Edgecomb is looking to replace its old municipal tennis court in order to meet federal guidelines on a 1974 grant. Under a grant from the Land Water Conservation Program, Edgecomb received funds to build a single tennis court on the site. of the old Eddy School on Cross Point Road.
For the past three years, the city has worked with the state’s Department of Agriculture, Conservation, and Forestry to find another acceptable outdoor recreation location. But finding an acceptable one was not easy.
In 2004, the city sold the former Eddy School property for $ 1 to Lincoln County’s Elder Care Network. The location now known as Edgecomb Green offers affordable senior housing. The old municipal tennis court was in the old school and was not in use for years before the sale. “When my kids were there it was used for kickball and tennis couldn’t be played anymore,” Selectman Mike Smith said.
In 2011, a state inspection determined that Edgecomb had violated the terms of the grant. By selling the property, Edgecomb failed to provide the public access and maintenance of the property required, according to the State Department of Agriculture, Conservation and Forestry.
In 1974, Edgecomb received $ 5,600 in federal funds to build a tennis court on 2.8 acres. And since the city has ceded the property, the city cannot renovate the yard. The grant also prohibits Edgecomb from repaying the grant, in 1974 or 2021 dollars. “We can’t just straighten a check. We are compelled to find a suitable replacement, ”Smith said at the October 4 board meeting. “The regulations are quite strict. We need to replace it with another outdoor recreational option of equal or greater value.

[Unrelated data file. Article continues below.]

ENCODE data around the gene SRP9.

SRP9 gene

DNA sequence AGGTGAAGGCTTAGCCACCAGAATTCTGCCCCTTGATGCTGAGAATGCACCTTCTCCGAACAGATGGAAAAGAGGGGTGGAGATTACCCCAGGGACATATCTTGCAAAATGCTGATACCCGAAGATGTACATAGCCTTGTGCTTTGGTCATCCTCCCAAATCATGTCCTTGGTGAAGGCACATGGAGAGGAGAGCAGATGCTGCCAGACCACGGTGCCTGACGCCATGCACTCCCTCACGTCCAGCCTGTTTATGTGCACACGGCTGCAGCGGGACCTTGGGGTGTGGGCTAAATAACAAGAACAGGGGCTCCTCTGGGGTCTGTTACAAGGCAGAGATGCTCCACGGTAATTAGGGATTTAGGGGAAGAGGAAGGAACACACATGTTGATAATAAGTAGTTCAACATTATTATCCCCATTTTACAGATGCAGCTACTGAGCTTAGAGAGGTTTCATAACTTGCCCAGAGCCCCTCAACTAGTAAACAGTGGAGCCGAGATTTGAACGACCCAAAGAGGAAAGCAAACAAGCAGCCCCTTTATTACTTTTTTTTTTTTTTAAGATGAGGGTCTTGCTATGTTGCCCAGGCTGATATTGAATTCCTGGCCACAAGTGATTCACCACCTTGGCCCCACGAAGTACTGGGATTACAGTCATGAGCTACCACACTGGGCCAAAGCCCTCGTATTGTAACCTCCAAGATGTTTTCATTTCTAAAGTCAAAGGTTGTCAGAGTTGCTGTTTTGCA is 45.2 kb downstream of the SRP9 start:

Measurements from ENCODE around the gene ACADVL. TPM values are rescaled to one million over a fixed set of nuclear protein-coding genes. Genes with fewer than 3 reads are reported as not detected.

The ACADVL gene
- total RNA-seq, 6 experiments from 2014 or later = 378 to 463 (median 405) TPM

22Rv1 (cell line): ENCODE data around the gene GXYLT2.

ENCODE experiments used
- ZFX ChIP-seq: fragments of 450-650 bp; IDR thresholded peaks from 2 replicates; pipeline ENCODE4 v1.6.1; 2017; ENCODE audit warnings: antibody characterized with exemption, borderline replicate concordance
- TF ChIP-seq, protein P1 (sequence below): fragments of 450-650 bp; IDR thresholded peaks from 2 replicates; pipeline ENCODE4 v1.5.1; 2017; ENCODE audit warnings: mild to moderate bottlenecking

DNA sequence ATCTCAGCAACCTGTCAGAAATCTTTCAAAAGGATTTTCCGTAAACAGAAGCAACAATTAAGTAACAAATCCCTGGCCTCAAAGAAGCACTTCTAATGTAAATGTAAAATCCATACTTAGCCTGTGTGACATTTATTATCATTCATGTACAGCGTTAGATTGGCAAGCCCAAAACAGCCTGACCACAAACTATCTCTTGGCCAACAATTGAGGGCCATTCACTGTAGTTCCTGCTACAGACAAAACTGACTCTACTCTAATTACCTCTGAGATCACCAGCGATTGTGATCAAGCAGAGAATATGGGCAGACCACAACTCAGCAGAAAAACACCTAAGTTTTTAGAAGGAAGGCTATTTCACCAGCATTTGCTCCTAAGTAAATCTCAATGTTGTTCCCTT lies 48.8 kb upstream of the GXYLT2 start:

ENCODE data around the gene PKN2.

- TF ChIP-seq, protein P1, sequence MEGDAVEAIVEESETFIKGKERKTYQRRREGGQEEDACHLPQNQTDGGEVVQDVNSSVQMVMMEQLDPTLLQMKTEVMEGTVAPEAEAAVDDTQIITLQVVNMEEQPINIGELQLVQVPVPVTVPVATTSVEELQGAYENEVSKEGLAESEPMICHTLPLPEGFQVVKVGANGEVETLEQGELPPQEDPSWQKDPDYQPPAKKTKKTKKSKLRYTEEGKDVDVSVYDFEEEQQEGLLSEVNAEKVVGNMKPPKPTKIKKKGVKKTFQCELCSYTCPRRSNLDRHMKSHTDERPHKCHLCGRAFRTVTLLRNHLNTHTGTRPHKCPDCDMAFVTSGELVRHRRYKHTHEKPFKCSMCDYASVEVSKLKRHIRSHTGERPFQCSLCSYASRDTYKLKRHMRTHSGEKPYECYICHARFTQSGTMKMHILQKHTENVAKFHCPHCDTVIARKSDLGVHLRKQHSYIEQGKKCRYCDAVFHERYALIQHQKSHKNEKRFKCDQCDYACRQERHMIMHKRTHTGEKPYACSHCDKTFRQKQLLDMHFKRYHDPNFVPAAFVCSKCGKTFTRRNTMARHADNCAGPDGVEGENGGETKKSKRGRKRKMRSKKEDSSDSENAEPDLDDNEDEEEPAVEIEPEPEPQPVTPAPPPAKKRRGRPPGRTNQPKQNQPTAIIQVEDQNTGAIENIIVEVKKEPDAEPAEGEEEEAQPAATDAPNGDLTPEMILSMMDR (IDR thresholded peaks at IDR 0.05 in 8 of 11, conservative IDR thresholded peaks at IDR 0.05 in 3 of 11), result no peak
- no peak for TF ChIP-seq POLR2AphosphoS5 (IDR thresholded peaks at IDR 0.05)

One option being considered is a 13-acre donation for the creation of a new recreational trail. Selectmen plans to discuss this option and others with Schmid Preserve President Lisa McSwain at the Selectmen meeting on October 18.
Finding a suitable recreational location isn’t the only challenge Edgecomb faces. Federal guidelines require a “Class A” audit to determine if the property is of equal value to that of the tennis court.
“The state has to inspect the site and this assessment can cost anywhere from $ 8,000 to $ 10,000,” Smith said.
If the city fails to find a suitable replacement, it would not be eligible for future federal grants, according to Beck. Board Chair Dawn Murray is in her first year as a Selection Man. She was amazed at the complexity and rigidity of the replacement process. “It’s extremely frustrating,” she says. “We gave the property to the Greens for a dollar to provide an assisted living for our seniors. It’s not like we made any money from it.